someone to translate, not spending a second trying to make meaning out of
something they don't understand. Difference in styles.
For our purpose here in dream work land, we are going to turn this whole game
around an use it to look at the persona (masks) personalities in our dreams
rather than seeking to find our waking personality types. We are going to assume
that there is almost *always* a persona level to a dream and we can approach
this level by choice and read the dream for insight into our own masks.
EXERCISE: Persona. Read a dream *for* persona issues. When a dream is about
clothes and problems with appearance, its easy to see the persona issues, but I
want to suggest that *all* dreams have a persona level and can be read as such.
Pretend the dream is a play. Note the way the curtain opens, (how the dream
starts) what kind of drama is unfolded (Comedy, Tragedy, Mystery, Horror,
Sit-Com) and the way characters enter and exit the dream stage. Note what
everyone is wearing and what this indicates about them. Are they wearing leisure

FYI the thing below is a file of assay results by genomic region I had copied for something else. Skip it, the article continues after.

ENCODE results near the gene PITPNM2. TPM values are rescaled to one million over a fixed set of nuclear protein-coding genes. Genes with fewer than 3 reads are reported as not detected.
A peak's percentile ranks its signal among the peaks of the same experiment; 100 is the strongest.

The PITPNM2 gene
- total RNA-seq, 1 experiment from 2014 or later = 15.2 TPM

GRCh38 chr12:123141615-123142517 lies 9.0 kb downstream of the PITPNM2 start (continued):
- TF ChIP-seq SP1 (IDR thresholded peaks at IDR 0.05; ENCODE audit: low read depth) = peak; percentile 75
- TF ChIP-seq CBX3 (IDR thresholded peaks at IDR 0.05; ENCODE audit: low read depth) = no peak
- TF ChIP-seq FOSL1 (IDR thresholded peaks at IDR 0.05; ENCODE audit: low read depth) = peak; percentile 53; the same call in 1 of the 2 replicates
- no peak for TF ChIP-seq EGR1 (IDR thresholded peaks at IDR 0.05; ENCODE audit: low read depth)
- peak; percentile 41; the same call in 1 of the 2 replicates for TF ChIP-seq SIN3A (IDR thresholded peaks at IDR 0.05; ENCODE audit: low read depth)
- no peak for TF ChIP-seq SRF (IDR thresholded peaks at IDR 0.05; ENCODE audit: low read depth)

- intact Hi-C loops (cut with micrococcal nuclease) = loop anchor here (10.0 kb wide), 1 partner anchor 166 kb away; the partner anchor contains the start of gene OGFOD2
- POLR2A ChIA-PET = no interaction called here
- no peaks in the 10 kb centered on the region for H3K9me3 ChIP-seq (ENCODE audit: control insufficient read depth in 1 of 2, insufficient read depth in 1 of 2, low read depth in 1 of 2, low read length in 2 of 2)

clothes, business clothes, sports clothes? Or is your awareness of what's being
worn missing altogether? How "into" the roles are the dream
characters? In other words, is the policeman in the dream somewhat aware that he
*has* a policeman's job or is he completely absorbed in this job & role and
there is no chance of relating to him as a person? What are the dream characters
up to on a surface level? Are people going to work, are they just hanging out,
are they looking for fun, are they unaware of what they are after? Are the
people in the dream everyday friends and family, unknown people or famous
personages? What are your dream character=s personality strengths and
weaknesses? Who favors their rational intellect, which characters favor feeling?
Which characters just do things without thinking, which characters seem to have
an instantaneous intuitive grasp of the moment?
These persona and masks and roles are a wonderful and complex network and